My hemifacial spams are gone without surgery!

Posted , 33 users are following.

I'm a 51 year old guy.  (Irish/Italian/French/English) descent.

I've had hemi facial spasms since age 40.

At first it was a slight twitch on my eye.  Then, the whole eye was closing with my left side of my mouth and cheek muscles moving.

(If you are here on these forums... you know the deal...)

Since I was 40, I've been getting botox shots to control the spasms.

The twitching was almost non-existant.  I could tell it was still happening because I could hear in my left ear a sort of sheesh, sheesh, sheesh noise.  (sounded like a quick static-like ocean sound)

Then... maybe November or so I noticed the noise wasn't happening.

I'd learned to block it out, so I had to pay attention.

It's now February and my last botox was in October I think. 

I was supposed to get another shot in January but I told the doc to postpone it.

My smile is back.  My eyebrow doesn't twitch.  My eye , face and mouth arent twitching.   What gives?  I thought only surgury could cure this.

So you are probably wondering... what did I do recently that may have helped it?  Now, I'm not saying this did it, but in the last two years I've done some things differently.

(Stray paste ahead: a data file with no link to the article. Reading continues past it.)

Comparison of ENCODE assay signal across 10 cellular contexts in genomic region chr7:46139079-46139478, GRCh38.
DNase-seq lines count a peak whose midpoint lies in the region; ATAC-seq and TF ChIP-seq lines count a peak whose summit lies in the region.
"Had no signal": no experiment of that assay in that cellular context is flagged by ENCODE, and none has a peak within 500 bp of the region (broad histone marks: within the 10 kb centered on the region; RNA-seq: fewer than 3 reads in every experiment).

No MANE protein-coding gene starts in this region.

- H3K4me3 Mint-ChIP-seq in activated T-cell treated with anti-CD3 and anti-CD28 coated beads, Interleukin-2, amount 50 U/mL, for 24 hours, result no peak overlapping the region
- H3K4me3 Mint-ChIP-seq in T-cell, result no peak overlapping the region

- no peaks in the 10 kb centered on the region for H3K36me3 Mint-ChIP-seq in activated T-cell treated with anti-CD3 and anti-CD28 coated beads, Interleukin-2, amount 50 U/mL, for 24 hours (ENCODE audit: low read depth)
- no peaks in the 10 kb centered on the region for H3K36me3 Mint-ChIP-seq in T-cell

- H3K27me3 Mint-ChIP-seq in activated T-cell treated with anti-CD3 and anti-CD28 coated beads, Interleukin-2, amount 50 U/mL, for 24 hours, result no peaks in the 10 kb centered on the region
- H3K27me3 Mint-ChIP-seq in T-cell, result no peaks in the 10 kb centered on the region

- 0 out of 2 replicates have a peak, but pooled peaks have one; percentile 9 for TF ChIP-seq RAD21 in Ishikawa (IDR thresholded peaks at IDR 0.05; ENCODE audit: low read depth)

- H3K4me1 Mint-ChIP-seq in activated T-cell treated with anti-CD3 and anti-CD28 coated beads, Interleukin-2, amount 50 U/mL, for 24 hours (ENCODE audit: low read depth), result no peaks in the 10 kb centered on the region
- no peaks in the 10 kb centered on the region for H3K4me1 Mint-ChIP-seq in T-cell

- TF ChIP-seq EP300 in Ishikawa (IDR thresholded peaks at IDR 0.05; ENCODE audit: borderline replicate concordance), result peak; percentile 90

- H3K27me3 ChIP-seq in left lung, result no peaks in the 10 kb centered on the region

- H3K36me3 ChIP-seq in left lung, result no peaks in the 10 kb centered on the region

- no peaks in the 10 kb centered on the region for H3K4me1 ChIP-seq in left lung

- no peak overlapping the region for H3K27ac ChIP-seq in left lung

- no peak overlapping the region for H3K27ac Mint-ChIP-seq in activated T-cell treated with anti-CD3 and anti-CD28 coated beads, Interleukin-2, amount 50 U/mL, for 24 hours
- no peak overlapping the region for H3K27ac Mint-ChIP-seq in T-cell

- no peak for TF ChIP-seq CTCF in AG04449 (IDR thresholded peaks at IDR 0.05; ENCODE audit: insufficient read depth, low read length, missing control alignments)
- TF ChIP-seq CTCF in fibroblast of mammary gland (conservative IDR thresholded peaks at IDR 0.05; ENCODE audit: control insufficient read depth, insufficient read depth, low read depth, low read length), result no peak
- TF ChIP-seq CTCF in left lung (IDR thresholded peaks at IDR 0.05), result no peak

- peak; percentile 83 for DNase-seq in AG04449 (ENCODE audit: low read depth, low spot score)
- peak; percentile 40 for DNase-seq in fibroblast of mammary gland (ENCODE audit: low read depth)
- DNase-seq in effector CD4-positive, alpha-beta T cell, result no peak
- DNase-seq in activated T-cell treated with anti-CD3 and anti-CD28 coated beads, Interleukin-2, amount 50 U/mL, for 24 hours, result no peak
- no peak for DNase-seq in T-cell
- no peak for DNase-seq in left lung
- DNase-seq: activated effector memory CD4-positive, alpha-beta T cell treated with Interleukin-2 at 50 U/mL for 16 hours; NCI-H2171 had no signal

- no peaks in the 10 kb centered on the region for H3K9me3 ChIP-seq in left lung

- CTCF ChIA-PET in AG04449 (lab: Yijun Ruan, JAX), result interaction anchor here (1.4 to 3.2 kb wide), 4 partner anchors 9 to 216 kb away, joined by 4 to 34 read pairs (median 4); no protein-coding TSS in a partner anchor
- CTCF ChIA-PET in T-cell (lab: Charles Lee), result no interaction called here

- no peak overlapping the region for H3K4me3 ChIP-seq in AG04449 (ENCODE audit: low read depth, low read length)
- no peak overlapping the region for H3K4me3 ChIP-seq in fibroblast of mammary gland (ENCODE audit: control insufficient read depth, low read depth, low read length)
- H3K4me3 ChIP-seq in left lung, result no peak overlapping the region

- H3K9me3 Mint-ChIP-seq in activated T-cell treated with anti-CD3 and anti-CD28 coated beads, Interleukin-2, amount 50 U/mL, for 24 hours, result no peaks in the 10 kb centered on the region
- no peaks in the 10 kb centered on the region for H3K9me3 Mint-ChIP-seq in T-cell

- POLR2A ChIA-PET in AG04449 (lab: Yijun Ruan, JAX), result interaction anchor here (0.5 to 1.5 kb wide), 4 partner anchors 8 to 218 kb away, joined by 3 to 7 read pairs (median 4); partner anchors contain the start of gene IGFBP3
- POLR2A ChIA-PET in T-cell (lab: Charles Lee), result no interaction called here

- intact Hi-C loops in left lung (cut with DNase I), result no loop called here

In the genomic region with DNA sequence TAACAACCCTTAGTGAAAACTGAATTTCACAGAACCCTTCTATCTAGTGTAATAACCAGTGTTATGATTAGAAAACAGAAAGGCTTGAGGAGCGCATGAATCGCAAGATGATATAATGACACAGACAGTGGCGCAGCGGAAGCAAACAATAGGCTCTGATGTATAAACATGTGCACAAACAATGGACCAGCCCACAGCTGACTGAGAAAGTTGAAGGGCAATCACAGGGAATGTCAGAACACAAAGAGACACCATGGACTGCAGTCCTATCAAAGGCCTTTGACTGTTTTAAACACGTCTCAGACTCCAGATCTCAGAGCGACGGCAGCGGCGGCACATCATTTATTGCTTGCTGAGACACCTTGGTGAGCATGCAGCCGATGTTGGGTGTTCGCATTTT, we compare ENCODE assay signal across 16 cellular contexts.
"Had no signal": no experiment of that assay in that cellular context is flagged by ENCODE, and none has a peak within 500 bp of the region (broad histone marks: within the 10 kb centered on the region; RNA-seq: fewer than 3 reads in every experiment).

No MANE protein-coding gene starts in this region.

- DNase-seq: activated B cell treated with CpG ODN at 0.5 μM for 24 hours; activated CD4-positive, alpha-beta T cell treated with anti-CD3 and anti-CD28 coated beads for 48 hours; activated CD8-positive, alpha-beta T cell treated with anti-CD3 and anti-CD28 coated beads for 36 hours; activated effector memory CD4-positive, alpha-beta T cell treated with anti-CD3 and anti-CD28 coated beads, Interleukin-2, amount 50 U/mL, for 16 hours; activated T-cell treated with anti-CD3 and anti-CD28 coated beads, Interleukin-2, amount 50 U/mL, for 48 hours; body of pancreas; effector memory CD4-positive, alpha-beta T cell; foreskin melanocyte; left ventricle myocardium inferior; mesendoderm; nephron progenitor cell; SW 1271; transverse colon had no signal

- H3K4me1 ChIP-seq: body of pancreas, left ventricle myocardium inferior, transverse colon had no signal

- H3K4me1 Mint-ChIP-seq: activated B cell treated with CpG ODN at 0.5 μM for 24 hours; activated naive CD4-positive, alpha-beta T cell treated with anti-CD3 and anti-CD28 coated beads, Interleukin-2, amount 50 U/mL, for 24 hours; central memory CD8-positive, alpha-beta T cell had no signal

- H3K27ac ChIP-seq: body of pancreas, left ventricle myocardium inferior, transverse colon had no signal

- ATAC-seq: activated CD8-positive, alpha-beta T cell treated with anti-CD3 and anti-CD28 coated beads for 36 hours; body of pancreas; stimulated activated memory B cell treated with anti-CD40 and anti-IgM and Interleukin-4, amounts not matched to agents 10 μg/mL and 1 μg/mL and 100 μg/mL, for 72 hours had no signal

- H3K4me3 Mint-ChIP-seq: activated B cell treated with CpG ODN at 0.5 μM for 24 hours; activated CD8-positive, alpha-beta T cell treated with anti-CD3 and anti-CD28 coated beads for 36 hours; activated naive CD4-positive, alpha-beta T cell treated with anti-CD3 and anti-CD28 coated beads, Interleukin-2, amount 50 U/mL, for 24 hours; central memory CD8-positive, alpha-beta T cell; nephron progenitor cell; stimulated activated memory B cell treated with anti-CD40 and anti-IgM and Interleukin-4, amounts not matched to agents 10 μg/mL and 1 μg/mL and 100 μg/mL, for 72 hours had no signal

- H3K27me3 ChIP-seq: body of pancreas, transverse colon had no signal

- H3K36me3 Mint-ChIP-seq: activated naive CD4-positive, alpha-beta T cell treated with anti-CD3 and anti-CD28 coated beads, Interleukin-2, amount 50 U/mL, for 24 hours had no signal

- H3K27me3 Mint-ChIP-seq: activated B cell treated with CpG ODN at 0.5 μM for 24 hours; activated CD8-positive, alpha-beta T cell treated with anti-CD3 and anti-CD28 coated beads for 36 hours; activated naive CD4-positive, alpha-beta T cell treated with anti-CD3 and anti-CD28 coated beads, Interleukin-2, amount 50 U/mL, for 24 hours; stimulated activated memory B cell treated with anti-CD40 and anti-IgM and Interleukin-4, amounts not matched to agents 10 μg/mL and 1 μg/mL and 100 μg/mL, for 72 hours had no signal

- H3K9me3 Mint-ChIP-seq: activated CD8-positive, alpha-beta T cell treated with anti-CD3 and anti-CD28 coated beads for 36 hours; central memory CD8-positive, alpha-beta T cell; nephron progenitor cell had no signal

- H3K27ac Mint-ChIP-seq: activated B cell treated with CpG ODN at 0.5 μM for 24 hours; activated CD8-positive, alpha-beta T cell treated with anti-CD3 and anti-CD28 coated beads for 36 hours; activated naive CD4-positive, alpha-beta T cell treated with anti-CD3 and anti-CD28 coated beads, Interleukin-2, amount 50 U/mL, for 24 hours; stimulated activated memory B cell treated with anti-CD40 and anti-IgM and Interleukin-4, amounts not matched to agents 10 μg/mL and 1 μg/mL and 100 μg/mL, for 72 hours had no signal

For the past year and a half Ive' been:

1) I started excercising.  My cholesterol was going up, so I started the treadmill every other day for 1/2 hour.

2) I hear Krill oil lowers cholesterol so I've been taking 1000mg every morning.  Never miss a dose.  It thins blood.

3) My blood pressure was going up a little so I started taking L-Citrulline which open blood vessels.  (about 2.4grams in the morning and again at night)  L-Citrulline gets converted into nitrous oxide in the body. Body builders use it to expand blood vessels before working out or running a marathon.  So maybe that was the thing.... not sure.....

I read nitrous oxide levels decease as we get older.  Maybe that's why hemi-facial spams affects more people over 40?  When women enter menopause, the nitrous oxide level drop.

So, again, I'm not a doctor.... I can only tell you what I've done differently.  Maybe there's no correlation? Dunno.

I'm soooooo glad to see me in the mirror again.

If posting this actually helps someone, that would be great.